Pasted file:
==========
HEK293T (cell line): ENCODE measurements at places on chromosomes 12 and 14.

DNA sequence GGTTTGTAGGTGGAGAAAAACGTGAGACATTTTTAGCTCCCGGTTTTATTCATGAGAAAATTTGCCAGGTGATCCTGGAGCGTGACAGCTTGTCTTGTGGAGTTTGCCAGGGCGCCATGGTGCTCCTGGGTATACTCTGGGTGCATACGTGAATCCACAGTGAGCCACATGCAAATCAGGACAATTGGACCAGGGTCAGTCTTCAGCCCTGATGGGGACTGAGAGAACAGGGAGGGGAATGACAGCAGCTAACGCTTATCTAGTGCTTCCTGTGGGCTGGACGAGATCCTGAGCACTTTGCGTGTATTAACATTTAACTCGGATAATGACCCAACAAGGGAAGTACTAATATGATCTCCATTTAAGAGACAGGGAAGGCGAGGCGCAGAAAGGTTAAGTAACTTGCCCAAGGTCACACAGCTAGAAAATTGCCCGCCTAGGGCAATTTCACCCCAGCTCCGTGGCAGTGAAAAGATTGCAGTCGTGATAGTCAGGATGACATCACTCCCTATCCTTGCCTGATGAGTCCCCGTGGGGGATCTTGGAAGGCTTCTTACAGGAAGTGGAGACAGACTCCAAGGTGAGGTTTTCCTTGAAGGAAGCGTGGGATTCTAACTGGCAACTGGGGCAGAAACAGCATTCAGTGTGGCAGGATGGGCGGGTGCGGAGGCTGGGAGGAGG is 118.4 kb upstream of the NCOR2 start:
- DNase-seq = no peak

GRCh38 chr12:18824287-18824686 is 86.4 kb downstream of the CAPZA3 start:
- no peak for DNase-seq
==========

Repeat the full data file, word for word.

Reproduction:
HEK293T (cell line): ENCODE measurements at places on chromosomes 12 and 14.

DNA sequence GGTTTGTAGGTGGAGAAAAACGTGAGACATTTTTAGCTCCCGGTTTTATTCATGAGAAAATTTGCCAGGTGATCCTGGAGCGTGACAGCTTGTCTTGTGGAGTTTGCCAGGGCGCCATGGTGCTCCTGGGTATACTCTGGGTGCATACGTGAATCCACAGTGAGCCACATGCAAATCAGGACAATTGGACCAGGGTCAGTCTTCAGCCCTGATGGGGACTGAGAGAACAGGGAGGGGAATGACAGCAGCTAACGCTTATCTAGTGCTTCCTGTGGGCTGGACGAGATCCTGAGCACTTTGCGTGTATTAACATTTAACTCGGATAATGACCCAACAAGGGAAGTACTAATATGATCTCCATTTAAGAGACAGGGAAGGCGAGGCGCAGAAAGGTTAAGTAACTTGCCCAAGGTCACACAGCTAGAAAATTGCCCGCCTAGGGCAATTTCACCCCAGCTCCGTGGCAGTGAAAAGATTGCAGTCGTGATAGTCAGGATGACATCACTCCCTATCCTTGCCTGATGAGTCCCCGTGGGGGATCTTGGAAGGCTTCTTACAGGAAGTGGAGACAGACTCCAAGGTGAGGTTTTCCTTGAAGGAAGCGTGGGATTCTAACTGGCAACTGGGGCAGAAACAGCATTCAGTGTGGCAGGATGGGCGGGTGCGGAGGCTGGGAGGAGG is 118.4 kb upstream of the NCOR2 start:
- DNase-seq = no peak

GRCh38 chr12:18824287-18824686 is 86.4 kb downstream of the CAPZA3 start:
- no peak for DNase-seq